Electric scooters need to toughen up — and stay out of lakes — if they are going to survive 2019

In September 2017, a company called “Bird Rides” dumped several hundred electric scooters on the streets of Santa Monica, California, kicking off the scooter-sharing trend in the US. Fourteen months later, people are vandalizing those scooters and dumping them into lakes, and investors are losing interest.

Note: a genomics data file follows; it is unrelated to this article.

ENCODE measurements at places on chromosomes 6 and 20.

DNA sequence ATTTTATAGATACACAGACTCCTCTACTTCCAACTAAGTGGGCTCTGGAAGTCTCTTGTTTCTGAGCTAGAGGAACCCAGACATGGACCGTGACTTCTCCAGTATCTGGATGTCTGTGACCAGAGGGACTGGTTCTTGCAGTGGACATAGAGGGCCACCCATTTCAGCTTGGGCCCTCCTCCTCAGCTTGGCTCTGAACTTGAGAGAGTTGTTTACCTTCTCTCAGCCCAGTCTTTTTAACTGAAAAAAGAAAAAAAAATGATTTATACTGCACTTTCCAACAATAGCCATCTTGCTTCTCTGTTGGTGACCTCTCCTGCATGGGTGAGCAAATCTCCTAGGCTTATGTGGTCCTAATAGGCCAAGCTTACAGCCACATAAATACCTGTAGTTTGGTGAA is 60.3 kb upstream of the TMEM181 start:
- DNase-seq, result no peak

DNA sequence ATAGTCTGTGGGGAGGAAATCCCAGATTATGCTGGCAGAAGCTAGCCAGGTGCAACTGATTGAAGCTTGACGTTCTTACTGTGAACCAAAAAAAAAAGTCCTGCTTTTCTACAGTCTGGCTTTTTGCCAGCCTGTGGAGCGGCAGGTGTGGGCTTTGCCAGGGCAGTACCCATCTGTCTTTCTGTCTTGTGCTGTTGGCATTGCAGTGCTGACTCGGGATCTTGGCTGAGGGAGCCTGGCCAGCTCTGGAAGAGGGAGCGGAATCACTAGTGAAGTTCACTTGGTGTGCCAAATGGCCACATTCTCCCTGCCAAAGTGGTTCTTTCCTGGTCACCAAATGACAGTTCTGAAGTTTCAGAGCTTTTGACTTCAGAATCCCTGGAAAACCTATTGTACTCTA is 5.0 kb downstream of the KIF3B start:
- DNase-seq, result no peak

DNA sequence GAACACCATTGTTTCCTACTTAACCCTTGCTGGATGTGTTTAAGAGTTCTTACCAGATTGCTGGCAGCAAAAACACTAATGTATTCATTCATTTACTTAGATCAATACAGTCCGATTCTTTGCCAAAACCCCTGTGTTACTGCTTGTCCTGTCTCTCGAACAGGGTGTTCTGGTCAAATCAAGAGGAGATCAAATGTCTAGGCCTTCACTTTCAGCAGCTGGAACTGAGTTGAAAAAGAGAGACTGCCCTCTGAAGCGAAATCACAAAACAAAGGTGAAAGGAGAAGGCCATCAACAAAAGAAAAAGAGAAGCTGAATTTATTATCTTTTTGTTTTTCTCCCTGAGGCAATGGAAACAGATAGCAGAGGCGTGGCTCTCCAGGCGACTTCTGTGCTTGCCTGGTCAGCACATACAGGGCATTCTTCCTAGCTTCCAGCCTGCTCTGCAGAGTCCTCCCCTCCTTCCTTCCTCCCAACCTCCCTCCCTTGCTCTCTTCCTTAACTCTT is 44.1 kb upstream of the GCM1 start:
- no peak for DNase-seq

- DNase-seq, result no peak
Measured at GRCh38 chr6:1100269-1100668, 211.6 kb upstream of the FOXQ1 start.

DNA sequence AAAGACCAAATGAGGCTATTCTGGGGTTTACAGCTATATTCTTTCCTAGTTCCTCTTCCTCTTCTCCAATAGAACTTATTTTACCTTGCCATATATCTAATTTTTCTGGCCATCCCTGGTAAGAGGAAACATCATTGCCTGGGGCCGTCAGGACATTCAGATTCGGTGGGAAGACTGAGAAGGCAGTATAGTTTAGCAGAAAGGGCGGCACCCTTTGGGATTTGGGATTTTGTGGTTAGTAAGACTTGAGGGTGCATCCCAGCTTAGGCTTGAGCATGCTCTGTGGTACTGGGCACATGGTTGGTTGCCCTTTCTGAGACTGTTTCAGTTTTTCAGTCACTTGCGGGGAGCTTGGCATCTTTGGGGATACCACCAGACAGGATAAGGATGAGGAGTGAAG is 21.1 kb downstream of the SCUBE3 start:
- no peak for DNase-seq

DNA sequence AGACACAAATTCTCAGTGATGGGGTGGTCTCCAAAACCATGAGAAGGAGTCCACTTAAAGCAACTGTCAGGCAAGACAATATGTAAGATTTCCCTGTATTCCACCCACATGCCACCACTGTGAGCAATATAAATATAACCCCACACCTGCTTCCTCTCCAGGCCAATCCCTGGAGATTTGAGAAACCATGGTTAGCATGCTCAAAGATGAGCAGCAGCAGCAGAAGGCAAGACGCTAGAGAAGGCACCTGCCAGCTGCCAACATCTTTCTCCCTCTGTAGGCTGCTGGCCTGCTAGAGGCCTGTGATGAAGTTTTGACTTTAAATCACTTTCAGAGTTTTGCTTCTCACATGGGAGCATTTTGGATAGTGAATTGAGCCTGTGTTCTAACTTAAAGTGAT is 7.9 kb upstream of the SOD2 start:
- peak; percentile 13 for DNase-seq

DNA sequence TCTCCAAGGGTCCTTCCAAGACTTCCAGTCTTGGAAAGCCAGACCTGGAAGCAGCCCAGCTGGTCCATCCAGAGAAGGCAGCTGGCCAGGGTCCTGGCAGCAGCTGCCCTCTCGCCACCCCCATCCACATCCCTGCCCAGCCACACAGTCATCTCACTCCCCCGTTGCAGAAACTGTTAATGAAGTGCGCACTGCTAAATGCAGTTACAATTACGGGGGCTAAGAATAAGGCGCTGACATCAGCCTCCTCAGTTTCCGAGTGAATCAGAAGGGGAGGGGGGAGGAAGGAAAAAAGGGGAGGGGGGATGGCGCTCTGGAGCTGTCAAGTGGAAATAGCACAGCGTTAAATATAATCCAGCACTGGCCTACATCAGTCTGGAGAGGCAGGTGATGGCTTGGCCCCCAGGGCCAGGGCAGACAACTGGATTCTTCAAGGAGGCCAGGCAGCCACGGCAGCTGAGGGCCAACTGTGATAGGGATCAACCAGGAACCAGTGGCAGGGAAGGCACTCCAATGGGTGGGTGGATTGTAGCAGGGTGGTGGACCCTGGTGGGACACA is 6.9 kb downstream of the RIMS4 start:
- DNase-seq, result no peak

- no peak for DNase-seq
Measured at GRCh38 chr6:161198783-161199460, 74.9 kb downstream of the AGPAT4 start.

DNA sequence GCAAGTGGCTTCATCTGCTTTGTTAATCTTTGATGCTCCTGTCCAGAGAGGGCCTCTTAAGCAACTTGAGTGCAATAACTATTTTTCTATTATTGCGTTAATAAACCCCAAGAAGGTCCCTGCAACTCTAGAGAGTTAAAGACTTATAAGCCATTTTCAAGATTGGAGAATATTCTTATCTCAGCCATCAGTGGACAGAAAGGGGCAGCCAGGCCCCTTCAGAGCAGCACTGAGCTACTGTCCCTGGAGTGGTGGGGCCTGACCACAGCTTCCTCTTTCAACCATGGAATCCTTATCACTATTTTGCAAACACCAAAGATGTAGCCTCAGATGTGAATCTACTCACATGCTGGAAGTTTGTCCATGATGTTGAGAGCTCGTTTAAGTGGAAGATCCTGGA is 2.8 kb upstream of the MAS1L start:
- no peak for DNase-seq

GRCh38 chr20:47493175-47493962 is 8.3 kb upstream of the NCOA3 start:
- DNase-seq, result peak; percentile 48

The explosive growth of dockless scooters and their contentious reputation was the surprise transportation story of the year. Bird and its main rival Lime are each worth an estimated $2 billion, and their popularity has given rise to over 30 scooter startups operating in an estimated 150 markets around the world. But as they head into year two, investors are losing interest while the business is growing increasingly expensive to…

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